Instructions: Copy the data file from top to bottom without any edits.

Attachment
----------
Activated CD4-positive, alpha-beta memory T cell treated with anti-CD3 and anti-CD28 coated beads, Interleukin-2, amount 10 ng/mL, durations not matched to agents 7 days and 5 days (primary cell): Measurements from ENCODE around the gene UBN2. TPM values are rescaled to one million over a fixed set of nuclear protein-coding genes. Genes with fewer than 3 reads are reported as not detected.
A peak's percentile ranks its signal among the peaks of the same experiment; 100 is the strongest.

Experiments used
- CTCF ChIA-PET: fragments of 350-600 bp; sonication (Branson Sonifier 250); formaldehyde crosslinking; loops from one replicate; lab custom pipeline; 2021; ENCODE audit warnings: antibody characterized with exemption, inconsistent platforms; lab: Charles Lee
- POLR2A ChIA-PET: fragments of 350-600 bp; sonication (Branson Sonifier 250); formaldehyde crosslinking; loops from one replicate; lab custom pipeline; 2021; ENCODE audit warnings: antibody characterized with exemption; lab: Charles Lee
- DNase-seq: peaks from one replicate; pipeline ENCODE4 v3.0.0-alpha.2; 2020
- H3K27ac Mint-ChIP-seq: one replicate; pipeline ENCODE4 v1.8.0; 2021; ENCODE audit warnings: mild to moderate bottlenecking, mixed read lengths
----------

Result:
Activated CD4-positive, alpha-beta memory T cell treated with anti-CD3 and anti-CD28 coated beads, Interleukin-2, amount 10 ng/mL, durations not matched to agents 7 days and 5 days (primary cell): Measurements from ENCODE around the gene UBN2. TPM values are rescaled to one million over a fixed set of nuclear protein-coding genes. Genes with fewer than 3 reads are reported as not detected.
A peak's percentile ranks its signal among the peaks of the same experiment; 100 is the strongest.

Experiments used
- CTCF ChIA-PET: fragments of 350-600 bp; sonication (Branson Sonifier 250); formaldehyde crosslinking; loops from one replicate; lab custom pipeline; 2021; ENCODE audit warnings: antibody characterized with exemption, inconsistent platforms; lab: Charles Lee
- POLR2A ChIA-PET: fragments of 350-600 bp; sonication (Branson Sonifier 250); formaldehyde crosslinking; loops from one replicate; lab custom pipeline; 2021; ENCODE audit warnings: antibody characterized with exemption; lab: Charles Lee
- DNase-seq: peaks from one replicate; pipeline ENCODE4 v3.0.0-alpha.2; 2020
- H3K27ac Mint-ChIP-seq: one replicate; pipeline ENCODE4 v1.8.0; 2021; ENCODE audit warnings: mild to moderate bottlenecking, mixed read lengths